Radio News, vol. 10, no. 3, September 1928
Once more a silent, but nevertheless most important revolution is making itself felt in radio. These periodic revolutions in the art of radio are a novelty no longer, but occurrences to which the careful observer has become quite accustomed. Only a short year ago, the radio art began to turn away from battery operation of sets and started to electrify them. Late last year, still another revolution brought the complete A.C.-operated set.
During the past few months, a new era seems to have opened in what will be known hereafter as the “Short-Wave Cycle.”
Not that short waves are something new in radio; quite the contrary. This work goes back to 1908, when amateurs first began to converse with each other, by dots and dashes, below 200 meters. The amateurs have kept at this ever since, without making much, or any, impression upon the general public. The reason for this lack of interest, of course, is that, in order to operate either a short-wave transmitting set, you had to be conversant with the “code”; and this is something at which the general public has always balked.
To the average radio listener, to the radio fan, and to the set builder in general, dots and dashes are so much noise and “static,” not to be taken seriously at all. Of course, these listeners lose the best part of radio through not being able to understand or work code, and miss many of the thrills that the amateur enjoys in deciphering a message that comes from the Antipodes. Yet, the general radio public, in spite of all its love of novelty, is quite apathetic to these possibilities and the amateurs have failed to gain very much ground. But of late the broadcast listener is becoming very much interested in short waves; not because he wishes to listen to code and its dots and dashes, but because he can now receive broadcasts on his loud speaker or headphones from practically any country throughout the entire world.
A reader in New South Wales, Australia, writes us that while he was writing his letter he was listening to WRNY’s short-wave transmitter, 2XAL, on a three-tube set; and had to turn down the volume, otherwise he would wake up his family. All this at a distance of some 10,000 miles! Yet 2XAL, it may be said in passing, uses less than 500 watts; a quite negligible amount of power, as power is rated these days.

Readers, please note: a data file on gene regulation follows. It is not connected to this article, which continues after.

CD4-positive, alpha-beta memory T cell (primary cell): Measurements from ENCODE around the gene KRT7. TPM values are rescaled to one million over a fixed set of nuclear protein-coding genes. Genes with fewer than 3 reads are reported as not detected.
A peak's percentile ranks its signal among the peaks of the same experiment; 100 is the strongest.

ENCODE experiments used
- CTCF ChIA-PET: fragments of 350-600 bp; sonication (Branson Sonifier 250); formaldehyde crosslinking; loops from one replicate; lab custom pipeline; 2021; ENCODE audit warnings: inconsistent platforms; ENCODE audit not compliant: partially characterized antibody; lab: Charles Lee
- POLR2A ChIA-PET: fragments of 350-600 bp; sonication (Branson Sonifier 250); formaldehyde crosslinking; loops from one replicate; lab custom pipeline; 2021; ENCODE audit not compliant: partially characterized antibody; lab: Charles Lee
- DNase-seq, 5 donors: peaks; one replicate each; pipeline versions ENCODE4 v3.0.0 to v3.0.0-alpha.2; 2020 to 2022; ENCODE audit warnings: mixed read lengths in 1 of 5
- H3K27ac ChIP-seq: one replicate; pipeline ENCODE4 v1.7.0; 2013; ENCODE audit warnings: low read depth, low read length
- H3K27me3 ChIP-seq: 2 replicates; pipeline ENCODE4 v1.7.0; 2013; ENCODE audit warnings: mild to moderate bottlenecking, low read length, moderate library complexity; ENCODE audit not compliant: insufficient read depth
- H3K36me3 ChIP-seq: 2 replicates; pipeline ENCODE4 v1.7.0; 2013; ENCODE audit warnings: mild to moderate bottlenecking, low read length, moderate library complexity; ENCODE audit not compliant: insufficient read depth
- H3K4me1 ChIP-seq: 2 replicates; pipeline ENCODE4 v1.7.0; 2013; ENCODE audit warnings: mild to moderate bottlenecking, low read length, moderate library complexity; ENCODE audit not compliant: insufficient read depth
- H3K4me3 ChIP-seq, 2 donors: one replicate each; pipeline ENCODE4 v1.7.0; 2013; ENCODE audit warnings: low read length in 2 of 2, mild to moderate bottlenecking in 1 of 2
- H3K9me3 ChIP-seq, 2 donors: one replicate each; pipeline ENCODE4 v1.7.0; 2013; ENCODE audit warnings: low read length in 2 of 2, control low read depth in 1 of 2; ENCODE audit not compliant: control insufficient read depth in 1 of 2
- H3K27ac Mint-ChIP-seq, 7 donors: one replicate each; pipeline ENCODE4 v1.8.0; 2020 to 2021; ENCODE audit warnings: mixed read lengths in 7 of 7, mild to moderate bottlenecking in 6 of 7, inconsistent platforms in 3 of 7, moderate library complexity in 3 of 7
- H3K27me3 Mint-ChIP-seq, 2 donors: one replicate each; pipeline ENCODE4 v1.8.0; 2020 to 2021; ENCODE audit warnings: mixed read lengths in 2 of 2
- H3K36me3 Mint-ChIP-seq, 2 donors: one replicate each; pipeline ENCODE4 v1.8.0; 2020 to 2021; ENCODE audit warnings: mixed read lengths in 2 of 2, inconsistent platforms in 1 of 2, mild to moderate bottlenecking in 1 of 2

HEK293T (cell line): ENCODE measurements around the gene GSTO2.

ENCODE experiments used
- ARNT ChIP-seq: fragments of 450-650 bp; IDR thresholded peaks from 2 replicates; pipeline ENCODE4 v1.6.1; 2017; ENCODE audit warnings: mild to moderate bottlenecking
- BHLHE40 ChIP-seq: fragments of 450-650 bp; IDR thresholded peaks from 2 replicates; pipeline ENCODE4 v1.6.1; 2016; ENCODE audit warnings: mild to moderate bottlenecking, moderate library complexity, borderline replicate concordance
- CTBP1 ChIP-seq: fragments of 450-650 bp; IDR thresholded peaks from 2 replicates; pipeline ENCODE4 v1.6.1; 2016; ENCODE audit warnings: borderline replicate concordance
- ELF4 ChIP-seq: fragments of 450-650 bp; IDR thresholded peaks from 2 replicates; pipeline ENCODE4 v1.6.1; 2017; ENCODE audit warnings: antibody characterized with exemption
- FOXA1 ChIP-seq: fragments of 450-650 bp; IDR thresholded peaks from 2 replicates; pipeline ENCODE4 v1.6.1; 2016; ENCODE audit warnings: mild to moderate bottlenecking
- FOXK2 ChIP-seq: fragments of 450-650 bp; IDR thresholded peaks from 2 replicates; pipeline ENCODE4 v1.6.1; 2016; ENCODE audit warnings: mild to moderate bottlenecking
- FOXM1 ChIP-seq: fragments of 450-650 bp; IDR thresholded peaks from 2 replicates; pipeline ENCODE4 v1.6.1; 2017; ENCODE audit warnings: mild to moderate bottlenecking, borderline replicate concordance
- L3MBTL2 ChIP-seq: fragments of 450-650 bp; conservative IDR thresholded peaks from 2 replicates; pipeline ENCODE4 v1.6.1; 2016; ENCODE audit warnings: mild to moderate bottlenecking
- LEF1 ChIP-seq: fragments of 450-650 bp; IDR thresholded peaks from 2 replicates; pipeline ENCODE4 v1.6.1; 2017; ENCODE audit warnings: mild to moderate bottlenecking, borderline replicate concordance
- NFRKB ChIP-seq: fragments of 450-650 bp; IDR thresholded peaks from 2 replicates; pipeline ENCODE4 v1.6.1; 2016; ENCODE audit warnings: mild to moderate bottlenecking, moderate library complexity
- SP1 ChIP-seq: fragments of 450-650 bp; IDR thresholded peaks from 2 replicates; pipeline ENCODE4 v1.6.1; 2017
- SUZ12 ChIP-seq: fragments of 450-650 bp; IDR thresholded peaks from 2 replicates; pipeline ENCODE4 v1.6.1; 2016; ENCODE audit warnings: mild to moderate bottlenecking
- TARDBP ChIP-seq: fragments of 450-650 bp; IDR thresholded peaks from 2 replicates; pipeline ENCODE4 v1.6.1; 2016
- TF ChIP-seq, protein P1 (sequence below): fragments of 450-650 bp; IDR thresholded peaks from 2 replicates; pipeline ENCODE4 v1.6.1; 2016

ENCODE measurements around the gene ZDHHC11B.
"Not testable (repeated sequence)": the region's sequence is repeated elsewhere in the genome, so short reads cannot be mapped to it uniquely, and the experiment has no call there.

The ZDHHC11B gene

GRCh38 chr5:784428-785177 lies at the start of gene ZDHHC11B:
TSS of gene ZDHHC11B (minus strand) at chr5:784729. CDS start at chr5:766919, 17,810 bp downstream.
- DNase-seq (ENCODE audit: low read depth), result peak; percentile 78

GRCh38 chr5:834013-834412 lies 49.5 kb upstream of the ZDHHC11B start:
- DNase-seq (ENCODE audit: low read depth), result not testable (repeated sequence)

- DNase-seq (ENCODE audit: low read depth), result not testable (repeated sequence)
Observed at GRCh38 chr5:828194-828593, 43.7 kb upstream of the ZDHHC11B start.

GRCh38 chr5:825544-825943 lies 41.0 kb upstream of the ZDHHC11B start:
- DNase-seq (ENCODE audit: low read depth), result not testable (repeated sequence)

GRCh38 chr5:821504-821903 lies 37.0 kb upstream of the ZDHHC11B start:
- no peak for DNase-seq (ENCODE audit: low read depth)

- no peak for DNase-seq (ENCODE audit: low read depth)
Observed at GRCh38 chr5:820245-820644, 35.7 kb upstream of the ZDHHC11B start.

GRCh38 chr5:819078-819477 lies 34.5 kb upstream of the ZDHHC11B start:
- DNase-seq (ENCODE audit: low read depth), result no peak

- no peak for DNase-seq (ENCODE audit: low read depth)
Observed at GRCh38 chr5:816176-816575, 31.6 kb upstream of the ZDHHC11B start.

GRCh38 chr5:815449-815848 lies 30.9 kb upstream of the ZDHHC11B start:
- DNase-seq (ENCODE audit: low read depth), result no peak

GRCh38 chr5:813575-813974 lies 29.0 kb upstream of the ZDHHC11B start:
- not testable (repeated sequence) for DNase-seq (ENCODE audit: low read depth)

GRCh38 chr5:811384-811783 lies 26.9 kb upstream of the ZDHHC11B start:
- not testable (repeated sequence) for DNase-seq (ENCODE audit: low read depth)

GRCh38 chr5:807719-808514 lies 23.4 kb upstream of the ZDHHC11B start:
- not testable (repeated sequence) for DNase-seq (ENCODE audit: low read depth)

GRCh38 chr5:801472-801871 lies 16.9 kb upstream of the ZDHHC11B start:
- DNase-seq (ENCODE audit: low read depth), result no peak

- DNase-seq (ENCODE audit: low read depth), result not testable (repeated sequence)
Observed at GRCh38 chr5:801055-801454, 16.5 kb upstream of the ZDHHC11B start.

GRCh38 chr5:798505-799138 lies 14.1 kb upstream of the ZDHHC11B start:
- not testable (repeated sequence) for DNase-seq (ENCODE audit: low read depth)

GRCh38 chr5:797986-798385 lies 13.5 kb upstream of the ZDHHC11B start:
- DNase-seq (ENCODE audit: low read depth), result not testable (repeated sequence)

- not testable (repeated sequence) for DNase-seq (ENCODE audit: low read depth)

The radio set manufacturers for the past few years have claimed vociferously that the day of DX fishing and long-distance records is past. In their hearts, the manufacturers knew that this is not the case, but that the truth is, the average manufactured set is poor for long distance and is constructed primarily to receive local stations and others not more than 100 to 250 miles away. Manufacturers stress an assertion that set owners no longer wish to receive long-distance signals, on the theory that such reception never is good. We might take issue with the manufacturers on that score and point out that, with the average manufactured set, distant reception is usually not good; but, if you have a really good set, distant reception certainly is good. Hence, sooth to say, the set manufacturers to the contrary, the public is still interested in bringing into our everyday, humdrum existence the thrill of covering great distance. If this were not so, how otherwise explain the sudden and tremendous popularity of short-wave broadcast reception?
During the past six months, every time Radio News ran a constructional article on a short-wave receiver, set builders and radio fans have responded in the ratio of three to one, compared to those following up the regulation broadcast-set articles. In other words, there still is a thrill in getting distance; because no set builder builds a short-wave receiver unless he is interested in receiving broadcasts, within 100 to 200 miles of a short-wave transmitter, the usual short-wave receiver is hopelessly inefficient, on account of the so-called “skip-distance” effect.